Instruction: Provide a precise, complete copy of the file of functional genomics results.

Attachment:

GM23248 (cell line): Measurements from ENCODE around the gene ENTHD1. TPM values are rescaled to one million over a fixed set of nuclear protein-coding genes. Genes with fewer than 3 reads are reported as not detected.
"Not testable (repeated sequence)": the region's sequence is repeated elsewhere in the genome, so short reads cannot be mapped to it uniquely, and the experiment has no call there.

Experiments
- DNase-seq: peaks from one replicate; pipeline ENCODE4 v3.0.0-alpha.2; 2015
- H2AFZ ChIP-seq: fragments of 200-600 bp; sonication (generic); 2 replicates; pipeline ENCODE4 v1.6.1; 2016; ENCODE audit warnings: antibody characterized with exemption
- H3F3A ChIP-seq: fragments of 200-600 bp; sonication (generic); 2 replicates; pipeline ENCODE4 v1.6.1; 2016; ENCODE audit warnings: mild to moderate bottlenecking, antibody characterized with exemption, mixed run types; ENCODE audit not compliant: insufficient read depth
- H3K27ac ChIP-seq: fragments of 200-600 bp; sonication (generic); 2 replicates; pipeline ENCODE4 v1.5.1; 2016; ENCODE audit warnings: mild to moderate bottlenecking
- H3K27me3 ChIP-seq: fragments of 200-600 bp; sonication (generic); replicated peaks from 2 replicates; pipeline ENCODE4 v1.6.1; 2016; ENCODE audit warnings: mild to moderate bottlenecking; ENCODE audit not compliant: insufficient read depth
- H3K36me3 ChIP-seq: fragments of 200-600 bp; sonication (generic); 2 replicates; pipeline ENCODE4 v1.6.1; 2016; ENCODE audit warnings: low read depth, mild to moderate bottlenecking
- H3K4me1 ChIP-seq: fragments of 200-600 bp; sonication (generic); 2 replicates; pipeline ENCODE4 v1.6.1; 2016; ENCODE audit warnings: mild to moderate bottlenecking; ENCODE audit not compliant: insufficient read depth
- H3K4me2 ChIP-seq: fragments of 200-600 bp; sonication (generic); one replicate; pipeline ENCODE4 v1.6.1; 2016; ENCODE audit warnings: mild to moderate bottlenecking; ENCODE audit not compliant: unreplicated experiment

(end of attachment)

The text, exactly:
GM23248 (cell line): Measurements from ENCODE around the gene ENTHD1. TPM values are rescaled to one million over a fixed set of nuclear protein-coding genes. Genes with fewer than 3 reads are reported as not detected.
"Not testable (repeated sequence)": the region's sequence is repeated elsewhere in the genome, so short reads cannot be mapped to it uniquely, and the experiment has no call there.

Experiments
- DNase-seq: peaks from one replicate; pipeline ENCODE4 v3.0.0-alpha.2; 2015
- H2AFZ ChIP-seq: fragments of 200-600 bp; sonication (generic); 2 replicates; pipeline ENCODE4 v1.6.1; 2016; ENCODE audit warnings: antibody characterized with exemption
- H3F3A ChIP-seq: fragments of 200-600 bp; sonication (generic); 2 replicates; pipeline ENCODE4 v1.6.1; 2016; ENCODE audit warnings: mild to moderate bottlenecking, antibody characterized with exemption, mixed run types; ENCODE audit not compliant: insufficient read depth
- H3K27ac ChIP-seq: fragments of 200-600 bp; sonication (generic); 2 replicates; pipeline ENCODE4 v1.5.1; 2016; ENCODE audit warnings: mild to moderate bottlenecking
- H3K27me3 ChIP-seq: fragments of 200-600 bp; sonication (generic); replicated peaks from 2 replicates; pipeline ENCODE4 v1.6.1; 2016; ENCODE audit warnings: mild to moderate bottlenecking; ENCODE audit not compliant: insufficient read depth
- H3K36me3 ChIP-seq: fragments of 200-600 bp; sonication (generic); 2 replicates; pipeline ENCODE4 v1.6.1; 2016; ENCODE audit warnings: low read depth, mild to moderate bottlenecking
- H3K4me1 ChIP-seq: fragments of 200-600 bp; sonication (generic); 2 replicates; pipeline ENCODE4 v1.6.1; 2016; ENCODE audit warnings: mild to moderate bottlenecking; ENCODE audit not compliant: insufficient read depth
- H3K4me2 ChIP-seq: fragments of 200-600 bp; sonication (generic); one replicate; pipeline ENCODE4 v1.6.1; 2016; ENCODE audit warnings: mild to moderate bottlenecking; ENCODE audit not compliant: unreplicated experiment